Townsend Bell, A Well-Traveled Racer And Personable TV Analyst

Lexus of Townsend Bell and company ascends Turn 7 at WGI. [Joe Jennings Photo]

Lexus of Townsend Bell and company ascends Turn 7 at WGI. [Joe Jennings Photo]

By Joe Jennings

WATKINS GLEN – Townsend Bell seems to be as well-known as a race driver as he is as a NBC Sports Network color analyst for the NTT IndyCar Series races. A week ago, he fulfilled his latter duties at Road America and he competed this weekend in the Sahlen’s Six Hours of The Glen at the legendary Watkins Glen International.

In between his television assignment and forthcoming driving commitment, he found time to fly home to California and back to the east coast.

AIM Vasser Sullivan Lexus crew services Townsend Bell's car. [Joe Jennings Photo]

AIM Vasser Sullivan Lexus crew services Townsend Bell’s car. [Joe Jennings Photo]

For the Sahlen’s event, he co=-drove a very colorful Lexus RC F GT3 fielded by AIM Vasser Sullivan in the GT Daytona class of the IMSA WeatherTech SportsCar Championship series.

Co-driving with Bell were Frank Montecalvo and Aaron Telitz.

The team is a new one this season and Bell is impressed with its performance. “An all-new organization and a lot of different personalities coming together, a big car manufacturer and I am proud of the progress we have made,” noted Bell. “It is so nice that things have come together the way we had envisioned.”

Bell started out with a handicap as it is the first front-engine car he had ever raced, but thanks to Jack Hawksworth, driver of a second Lexus, the transition has gone smoothly.

For Bell, his interest in cars started at an early age. “I grew up with a steady diet of ‘The Dukes of Hazzard,’ ‘The A Team,’ ‘Knight Rider,’ and ‘CHiP’s’ – good early 80s chase scenes in my formative years,” said Bell.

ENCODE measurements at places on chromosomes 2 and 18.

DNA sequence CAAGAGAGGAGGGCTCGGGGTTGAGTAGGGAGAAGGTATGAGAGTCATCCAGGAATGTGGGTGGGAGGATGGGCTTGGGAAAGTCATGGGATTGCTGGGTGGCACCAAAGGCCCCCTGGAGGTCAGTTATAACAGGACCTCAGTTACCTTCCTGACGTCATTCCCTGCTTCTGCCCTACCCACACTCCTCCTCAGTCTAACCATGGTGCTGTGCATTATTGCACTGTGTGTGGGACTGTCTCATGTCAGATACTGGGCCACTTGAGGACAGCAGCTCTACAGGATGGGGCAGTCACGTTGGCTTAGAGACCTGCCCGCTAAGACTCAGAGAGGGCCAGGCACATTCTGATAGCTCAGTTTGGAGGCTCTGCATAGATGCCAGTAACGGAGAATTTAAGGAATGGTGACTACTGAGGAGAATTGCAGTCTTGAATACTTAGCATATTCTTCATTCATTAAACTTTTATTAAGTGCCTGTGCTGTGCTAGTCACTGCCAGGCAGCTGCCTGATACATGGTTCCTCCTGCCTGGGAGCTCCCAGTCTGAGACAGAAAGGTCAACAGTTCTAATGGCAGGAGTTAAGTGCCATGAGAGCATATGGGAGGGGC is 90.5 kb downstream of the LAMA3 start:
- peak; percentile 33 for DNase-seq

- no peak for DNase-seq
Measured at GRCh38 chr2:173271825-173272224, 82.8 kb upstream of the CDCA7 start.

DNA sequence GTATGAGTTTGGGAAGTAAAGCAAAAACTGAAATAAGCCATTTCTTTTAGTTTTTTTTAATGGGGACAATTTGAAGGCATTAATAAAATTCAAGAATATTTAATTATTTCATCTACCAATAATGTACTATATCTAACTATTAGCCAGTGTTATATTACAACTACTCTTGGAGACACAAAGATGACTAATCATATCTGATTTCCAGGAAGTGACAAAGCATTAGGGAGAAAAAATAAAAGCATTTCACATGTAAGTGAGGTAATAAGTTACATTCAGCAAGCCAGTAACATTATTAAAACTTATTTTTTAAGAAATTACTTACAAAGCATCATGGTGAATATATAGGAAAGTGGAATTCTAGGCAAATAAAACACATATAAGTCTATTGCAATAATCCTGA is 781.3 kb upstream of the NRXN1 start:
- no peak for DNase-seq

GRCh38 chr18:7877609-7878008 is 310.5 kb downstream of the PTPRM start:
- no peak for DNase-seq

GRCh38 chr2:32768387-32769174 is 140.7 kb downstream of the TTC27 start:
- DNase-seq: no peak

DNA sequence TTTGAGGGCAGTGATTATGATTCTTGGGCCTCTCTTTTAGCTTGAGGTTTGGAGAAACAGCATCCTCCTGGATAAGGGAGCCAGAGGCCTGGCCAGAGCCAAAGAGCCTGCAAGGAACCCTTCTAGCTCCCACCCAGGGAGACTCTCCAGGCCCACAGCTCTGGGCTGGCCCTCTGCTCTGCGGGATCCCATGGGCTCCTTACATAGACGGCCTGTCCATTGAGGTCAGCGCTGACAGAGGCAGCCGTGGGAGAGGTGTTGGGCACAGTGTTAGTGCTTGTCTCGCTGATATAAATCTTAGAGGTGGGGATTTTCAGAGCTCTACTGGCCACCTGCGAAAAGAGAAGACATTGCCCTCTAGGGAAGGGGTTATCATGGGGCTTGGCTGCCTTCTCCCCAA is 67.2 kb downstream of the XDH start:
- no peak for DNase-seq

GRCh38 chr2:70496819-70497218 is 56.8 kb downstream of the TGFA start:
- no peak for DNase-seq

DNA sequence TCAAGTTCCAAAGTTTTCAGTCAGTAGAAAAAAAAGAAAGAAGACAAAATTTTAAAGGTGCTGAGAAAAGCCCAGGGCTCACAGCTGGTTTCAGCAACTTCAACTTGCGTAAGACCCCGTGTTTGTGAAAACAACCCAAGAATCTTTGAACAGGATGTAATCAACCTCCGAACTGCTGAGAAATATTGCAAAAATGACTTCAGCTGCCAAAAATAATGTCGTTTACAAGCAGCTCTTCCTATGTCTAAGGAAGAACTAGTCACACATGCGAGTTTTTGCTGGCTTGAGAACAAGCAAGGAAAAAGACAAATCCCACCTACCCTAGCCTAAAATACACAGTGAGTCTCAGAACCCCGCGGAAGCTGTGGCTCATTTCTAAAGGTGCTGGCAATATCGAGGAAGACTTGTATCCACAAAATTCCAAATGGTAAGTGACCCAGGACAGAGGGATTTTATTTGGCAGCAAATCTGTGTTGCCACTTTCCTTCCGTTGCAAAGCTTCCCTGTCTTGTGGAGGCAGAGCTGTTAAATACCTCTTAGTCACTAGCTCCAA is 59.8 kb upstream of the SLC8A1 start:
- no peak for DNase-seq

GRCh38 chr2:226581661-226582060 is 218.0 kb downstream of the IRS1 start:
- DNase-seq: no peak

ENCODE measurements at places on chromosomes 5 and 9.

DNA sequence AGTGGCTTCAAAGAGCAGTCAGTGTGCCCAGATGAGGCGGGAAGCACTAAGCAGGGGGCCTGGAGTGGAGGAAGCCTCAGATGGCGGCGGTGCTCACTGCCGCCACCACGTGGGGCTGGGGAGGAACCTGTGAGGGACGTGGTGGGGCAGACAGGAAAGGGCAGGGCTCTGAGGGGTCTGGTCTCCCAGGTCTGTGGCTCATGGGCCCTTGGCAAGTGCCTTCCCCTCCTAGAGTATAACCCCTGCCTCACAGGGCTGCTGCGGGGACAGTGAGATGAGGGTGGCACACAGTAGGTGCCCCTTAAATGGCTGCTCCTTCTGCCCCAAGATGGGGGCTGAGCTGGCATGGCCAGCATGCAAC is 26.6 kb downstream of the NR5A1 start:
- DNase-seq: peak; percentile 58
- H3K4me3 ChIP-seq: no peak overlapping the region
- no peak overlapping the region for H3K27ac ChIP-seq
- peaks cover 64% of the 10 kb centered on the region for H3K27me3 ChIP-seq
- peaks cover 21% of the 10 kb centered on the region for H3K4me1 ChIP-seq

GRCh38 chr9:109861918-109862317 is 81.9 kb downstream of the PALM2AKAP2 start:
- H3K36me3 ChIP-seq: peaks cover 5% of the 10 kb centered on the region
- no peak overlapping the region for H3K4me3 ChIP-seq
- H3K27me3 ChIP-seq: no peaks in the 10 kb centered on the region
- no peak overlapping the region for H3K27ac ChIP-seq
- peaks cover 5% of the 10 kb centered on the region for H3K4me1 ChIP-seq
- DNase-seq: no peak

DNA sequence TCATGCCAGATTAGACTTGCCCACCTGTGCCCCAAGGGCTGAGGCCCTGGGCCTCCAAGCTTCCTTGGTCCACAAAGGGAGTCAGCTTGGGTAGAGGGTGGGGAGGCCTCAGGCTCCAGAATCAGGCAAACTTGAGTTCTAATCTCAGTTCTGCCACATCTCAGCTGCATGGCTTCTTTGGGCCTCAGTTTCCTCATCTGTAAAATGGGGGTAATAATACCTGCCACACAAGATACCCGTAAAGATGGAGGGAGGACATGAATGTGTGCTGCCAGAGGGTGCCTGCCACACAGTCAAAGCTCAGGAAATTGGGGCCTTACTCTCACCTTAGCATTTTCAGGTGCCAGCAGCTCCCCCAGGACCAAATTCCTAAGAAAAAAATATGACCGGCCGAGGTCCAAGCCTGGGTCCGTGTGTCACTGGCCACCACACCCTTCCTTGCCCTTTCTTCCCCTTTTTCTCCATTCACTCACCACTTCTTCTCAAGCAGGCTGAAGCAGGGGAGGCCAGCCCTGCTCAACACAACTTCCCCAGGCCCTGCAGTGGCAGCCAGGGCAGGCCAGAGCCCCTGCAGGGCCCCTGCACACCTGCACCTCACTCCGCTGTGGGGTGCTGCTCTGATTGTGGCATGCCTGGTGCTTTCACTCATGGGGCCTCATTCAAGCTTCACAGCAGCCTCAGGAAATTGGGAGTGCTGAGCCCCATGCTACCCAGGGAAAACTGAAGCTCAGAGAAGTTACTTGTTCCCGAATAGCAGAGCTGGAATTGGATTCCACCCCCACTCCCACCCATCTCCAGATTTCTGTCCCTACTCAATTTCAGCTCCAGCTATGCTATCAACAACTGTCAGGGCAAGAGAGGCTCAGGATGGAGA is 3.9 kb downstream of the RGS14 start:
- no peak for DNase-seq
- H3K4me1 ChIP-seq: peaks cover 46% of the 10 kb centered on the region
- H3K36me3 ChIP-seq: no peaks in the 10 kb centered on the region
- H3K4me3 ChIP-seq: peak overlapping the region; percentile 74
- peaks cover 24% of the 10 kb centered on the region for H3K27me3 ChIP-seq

Racing has been his passion for years since witnessing his first Indianapolis 500 as an 11-year old fan. But television is a different story. He didn’t pursue it, it pursued him. Actually, he turned down numerous overtures to do TV work until reluctantly agreeing to give it a try. And as the saying goes, the rest is history.

Bell has raced in the Indianapolis 500 ten times, qualifying fourth once and finishing fourth another time. His most recent 500 came in 2017 and while he thoroughly enjoyed the race, he said, “It will be an eternal thorn that I didn’t get to win the race. I had some good runs but I never got it done. Until I die, that will bother me.”

Even though his Indy racing days are over, he got to actively participate this year with NBC television in its first year of broadcasting The Greatest Spectacle in Racing. “It is a tremendous honor to have the privilege of being part of the broadcast team, and I had a lot of fun doing it,” he stated. “The flip side of broadcasting the race instead of racing in it, I was enjoying it instead of the stress of trying to win it.”

NBC drew rave reviews for its coverage and plans to build on that success. “It is just not Leigh Diffey and Paul Tracy that I sit with, but we have a couple hundred people behind the scenes that work to make the broadcasts a success. They do it with a passion and a hunger to tell all the stories and cover all the action.”
To keep up with his various assignments, Bell is a frequent flyer and will cross the country some 35 times this season.

Racing and constant travel can take its toll on the body, and Bell adheres to a steady work-out routine. “Living in southern California near the ocean and the mountains allows me to mountain bike regularly and surf with my kids. I do some boxing classes and I run, plus I dearly love snow skiing. I am 44 years old now, so it is important to keep the old body sharp and healthy. And I focus more on health and wellness than strength these days because racing a GT car demands a different type of endurance.”

Bell comes off as a seasoned professional in his various modes of work and is a formidable credit to the world of racing.

Share Button